And really, it does look cooler having a canvas with hand-made splodges (the thicker the better) by some unknown jobbing artist on the wall, than the alternative which is either cheap prints or dreadful choc-box stuff. At least my inner teenager thinks so. De gustibus etc.

  38. Ian B has got this right. Anyone who has ever attempted to draw or paint themselves knows that it is skill that matters, you can be as creative and groundbreaking as you like but if you’ve no talent you won’t achieve anything worthwhile. My theory of modern art is that a great many of its practitioners are without this skill and know and resent it, they wish to create and be noticed and conceptual art is the only opportunity they have for achieving that. Which also explains the psychodrama which goes with so much of it, it’s all saying “look at me, please”. David Thompson’s blog does an excellent job of mocking this nonsense.

  39. I’ve never got this “chocolate boxey” dismissal. It always reminds me of that sixth form phase where you dress in black and never smile at anyone because it’s uncool for some reason to display positivity. The hugely talented Norman Rockwell was dismissed as chocolate boxey, apparently because he wasn’t negative enough in his subject matter.

    One of the few pluses of getting older, for me, has been being able to be geunine emotionally, and to be able to enjoy sentiment, instead of having to go “oh god, you should be listening to the new Morbid Foetus album” or whatever. Can’t help but wonder if the problem with the modernists is that mentally they never leave the Sixth Form.

  40. It would certainly explain why Emin thinks other people are interested in her tawdry sexual history.

  41. I suppose Emin has a desire to prove there are men out there who are prepared to have sex with her.

  42. @SMFS#37
    Not sure Pound favoured gassing Jews .Please provide evidence.(Its what artsy-fartsy types do :back statements with quotes, examples ,even facts and figures). Pretentious “scientists”come up with bollox like the Black/ Scholes formulae on the pricing of options and corporate liabilities which promptly went tits up causing a major Economic panic.This won the Nobel Prize!!Then there’s the Gaussian Copula Function.And all those wet behind-the-ears ‘quant jocks’ trying to devise algorithms to explain the free play of numbers that the Autistic Science (Sorbonne students description of the Economics they were taught) has become.It is the pretensions of science minded Economists that have rendered Economics a laughing-stock, claiming to follow the scientific method when nobody can use a whole economy for an experiment, the results of which can be repeated .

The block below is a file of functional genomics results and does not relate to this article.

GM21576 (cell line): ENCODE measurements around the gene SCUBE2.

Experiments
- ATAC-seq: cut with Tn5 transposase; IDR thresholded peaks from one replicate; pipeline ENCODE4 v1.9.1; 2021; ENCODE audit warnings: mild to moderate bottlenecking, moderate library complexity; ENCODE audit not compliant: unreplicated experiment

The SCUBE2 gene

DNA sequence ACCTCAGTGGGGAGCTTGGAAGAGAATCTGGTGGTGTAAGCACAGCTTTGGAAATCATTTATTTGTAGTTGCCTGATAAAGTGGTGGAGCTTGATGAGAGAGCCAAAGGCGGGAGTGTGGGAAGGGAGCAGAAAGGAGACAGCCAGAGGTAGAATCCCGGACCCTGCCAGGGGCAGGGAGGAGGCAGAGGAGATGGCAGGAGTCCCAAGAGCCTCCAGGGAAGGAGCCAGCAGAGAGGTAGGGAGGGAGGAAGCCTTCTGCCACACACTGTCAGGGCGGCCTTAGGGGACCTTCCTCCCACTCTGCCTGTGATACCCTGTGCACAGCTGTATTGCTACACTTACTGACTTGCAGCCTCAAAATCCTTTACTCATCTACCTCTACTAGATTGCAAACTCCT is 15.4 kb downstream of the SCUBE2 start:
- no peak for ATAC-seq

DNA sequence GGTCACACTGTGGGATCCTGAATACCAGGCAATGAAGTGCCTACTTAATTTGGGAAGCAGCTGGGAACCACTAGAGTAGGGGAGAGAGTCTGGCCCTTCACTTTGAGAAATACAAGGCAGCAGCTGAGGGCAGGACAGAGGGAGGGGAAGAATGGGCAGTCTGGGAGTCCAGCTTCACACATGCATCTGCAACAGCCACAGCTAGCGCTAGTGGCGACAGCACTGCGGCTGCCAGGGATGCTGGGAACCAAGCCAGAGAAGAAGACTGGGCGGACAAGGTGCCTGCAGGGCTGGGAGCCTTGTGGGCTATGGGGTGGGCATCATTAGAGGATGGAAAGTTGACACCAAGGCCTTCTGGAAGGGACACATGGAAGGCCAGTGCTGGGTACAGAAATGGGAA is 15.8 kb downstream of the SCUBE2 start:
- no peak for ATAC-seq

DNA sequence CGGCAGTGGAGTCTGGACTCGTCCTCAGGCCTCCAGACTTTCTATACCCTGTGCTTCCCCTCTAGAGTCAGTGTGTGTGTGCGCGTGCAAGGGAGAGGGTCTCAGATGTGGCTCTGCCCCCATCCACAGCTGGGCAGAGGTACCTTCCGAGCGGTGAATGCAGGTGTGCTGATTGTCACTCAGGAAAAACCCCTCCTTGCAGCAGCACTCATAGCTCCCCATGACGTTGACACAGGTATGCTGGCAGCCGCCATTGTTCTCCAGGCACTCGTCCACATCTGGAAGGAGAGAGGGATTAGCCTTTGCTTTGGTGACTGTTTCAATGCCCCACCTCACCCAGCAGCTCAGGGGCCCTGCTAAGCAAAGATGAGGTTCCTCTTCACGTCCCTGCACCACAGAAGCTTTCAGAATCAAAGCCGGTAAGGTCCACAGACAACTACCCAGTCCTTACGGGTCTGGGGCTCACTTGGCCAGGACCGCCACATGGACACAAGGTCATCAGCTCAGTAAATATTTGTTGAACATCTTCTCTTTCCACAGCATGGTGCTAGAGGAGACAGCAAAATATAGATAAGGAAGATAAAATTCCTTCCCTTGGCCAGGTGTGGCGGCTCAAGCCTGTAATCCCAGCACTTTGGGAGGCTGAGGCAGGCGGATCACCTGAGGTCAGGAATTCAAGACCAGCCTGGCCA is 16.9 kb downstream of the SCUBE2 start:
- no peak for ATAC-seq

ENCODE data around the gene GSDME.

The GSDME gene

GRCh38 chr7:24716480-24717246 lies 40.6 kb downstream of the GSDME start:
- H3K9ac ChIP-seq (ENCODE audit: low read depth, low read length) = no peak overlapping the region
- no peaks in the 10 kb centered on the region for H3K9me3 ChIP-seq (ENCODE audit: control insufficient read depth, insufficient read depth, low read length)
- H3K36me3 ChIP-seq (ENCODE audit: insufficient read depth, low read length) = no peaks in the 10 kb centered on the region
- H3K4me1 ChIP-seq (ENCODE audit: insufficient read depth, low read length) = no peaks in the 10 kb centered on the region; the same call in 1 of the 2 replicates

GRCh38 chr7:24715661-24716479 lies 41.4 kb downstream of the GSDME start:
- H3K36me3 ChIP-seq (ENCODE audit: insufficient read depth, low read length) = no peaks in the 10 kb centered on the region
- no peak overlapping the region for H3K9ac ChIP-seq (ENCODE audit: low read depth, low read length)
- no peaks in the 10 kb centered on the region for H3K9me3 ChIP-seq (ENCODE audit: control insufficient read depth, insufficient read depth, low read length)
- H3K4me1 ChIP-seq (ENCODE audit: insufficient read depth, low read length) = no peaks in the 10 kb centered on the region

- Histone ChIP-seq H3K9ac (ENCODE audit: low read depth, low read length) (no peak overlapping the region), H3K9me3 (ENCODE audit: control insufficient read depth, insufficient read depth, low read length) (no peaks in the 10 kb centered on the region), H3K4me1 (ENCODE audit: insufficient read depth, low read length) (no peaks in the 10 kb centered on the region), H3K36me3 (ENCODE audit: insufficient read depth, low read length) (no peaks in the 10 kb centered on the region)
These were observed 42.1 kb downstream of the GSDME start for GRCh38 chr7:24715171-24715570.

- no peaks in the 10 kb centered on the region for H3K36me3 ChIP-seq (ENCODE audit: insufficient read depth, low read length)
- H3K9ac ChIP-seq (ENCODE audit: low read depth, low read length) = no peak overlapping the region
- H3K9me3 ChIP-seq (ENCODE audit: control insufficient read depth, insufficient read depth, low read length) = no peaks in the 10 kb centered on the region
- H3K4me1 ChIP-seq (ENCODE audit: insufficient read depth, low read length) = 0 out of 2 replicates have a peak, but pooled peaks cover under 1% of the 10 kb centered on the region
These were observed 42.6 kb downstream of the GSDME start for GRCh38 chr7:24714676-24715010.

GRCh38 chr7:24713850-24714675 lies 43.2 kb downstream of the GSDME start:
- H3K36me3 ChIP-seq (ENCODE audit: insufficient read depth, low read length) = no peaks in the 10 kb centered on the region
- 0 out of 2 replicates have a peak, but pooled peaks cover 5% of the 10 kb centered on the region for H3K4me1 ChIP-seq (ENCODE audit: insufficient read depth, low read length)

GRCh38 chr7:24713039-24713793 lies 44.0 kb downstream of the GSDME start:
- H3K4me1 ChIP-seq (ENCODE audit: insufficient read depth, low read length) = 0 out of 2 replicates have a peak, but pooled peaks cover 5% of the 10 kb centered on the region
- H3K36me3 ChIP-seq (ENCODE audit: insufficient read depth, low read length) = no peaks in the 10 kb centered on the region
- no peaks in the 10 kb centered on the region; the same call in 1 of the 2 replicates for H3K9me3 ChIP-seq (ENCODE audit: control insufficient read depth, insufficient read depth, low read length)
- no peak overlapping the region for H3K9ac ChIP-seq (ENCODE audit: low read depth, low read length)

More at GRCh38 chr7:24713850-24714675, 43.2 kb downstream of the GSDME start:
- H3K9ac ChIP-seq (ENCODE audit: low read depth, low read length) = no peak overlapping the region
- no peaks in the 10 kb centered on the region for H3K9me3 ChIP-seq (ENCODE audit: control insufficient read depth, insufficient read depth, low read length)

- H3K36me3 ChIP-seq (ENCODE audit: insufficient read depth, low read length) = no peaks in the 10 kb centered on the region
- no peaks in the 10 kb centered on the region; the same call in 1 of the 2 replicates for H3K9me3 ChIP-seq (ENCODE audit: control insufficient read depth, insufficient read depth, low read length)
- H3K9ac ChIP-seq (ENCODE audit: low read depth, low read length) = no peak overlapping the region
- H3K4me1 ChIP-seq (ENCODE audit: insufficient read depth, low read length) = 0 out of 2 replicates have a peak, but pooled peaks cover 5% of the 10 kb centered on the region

43. Dave – “That-s pretty much the distinction I was drawing between decoration and art –”

    Fascinating to see the distinction.

    That pretty well rights off the whole of classical art in one sentence. It had only one purpose. Decoration. Michaelangelo was asked. “How much to paint that ceiling, Mick?”
    Yes. It informs, delights, inspires. That’s the effect. But the intention was to fill spaces.

  44. I find some of these comments interesting. The point has been raised several times that good art is skillful art, showing that an artist has had some minimum of classical training. I take exception to this. As a culture we seem to have outgrown the need for art to be functional or iconic in any way. This is for many reasons: we have largely replaced portraitists with the camera, and no longer need religious or ceremonial art. For a long time only a classical training defined an artist. Those days are well and truly in the long and distant past.

    However, that said, there is a problem with our definition of ‘art’ and ‘artist’. Why should obvious non-artists producing non-art slip through the net? The litmus test for me is neither skill but the skillful portrayal of an idea by an original means. I suggest this is a better definition of art than what we have currently. The current definitions of art and artist by the way are purely market-driven and based on peer acceptance. The latter wouldn’t be a problem except they tend to be old folks trying far too hard to appear hip and youthful, as a consequence of which they get milked by expert social networkers. Social networking experts penetrate a scene, or a museum or charity’s culture, and befriend people within it. Then they get their stuff (anything at all) displayed, and manage to sell their works for exorbitant prices based on having been featured in a famous gallery. This is a con game not art.